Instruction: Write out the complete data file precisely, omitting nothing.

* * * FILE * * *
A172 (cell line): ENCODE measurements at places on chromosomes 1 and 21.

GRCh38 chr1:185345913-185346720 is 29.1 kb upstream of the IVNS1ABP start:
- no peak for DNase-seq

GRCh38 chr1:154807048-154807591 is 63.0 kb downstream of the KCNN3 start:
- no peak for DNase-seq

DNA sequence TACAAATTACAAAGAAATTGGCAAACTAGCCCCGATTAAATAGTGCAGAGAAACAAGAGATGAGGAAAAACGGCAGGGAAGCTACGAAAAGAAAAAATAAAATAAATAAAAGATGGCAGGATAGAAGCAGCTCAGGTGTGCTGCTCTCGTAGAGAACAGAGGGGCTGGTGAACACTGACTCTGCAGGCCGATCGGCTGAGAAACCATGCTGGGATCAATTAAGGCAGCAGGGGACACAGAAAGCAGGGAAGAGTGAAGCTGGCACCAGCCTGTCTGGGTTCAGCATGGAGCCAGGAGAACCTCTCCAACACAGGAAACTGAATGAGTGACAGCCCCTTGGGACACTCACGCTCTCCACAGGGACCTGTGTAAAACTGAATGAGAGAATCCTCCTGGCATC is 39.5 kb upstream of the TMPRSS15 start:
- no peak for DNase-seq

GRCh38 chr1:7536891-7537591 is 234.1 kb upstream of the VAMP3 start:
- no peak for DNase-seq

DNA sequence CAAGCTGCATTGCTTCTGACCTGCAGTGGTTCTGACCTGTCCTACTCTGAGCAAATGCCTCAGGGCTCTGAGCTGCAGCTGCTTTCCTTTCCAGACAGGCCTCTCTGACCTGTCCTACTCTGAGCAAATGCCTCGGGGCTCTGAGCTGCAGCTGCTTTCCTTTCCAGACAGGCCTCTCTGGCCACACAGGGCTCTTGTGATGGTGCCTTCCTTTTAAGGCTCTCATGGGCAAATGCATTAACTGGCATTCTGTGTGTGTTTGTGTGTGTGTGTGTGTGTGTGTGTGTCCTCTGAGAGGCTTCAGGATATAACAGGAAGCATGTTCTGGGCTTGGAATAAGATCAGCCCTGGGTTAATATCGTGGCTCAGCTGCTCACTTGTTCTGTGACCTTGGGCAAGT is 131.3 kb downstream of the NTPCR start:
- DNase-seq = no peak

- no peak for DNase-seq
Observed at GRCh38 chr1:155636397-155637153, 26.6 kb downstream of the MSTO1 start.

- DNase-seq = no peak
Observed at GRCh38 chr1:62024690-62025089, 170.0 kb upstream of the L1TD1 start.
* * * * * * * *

A172 (cell line): ENCODE measurements at places on chromosomes 1 and 21.

GRCh38 chr1:185345913-185346720 is 29.1 kb upstream of the IVNS1ABP start:
- no peak for DNase-seq

GRCh38 chr1:154807048-154807591 is 63.0 kb downstream of the KCNN3 start:
- no peak for DNase-seq

DNA sequence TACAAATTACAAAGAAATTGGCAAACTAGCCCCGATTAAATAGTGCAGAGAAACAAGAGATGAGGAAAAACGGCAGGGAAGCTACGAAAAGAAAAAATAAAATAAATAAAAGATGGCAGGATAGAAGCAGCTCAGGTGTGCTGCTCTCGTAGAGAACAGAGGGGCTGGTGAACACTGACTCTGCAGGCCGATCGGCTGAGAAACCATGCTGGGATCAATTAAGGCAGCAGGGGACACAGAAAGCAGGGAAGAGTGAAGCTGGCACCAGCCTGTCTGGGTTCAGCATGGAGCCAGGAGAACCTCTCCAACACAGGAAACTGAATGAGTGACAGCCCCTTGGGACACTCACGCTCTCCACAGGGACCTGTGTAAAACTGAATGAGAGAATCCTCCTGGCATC is 39.5 kb upstream of the TMPRSS15 start:
- no peak for DNase-seq

GRCh38 chr1:7536891-7537591 is 234.1 kb upstream of the VAMP3 start:
- no peak for DNase-seq

DNA sequence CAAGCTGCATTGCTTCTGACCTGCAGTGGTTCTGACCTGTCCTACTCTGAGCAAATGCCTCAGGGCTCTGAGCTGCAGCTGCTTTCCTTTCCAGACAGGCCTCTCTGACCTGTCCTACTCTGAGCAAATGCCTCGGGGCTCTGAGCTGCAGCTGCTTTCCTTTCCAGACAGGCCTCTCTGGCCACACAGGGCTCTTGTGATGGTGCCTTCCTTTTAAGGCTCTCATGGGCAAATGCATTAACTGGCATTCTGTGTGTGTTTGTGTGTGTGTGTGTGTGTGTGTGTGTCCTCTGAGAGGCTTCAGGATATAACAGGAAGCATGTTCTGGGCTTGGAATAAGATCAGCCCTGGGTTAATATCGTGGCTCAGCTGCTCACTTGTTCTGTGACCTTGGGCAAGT is 131.3 kb downstream of the NTPCR start:
- DNase-seq = no peak

- no peak for DNase-seq
Observed at GRCh38 chr1:155636397-155637153, 26.6 kb downstream of the MSTO1 start.

- DNase-seq = no peak
Observed at GRCh38 chr1:62024690-62025089, 170.0 kb upstream of the L1TD1 start.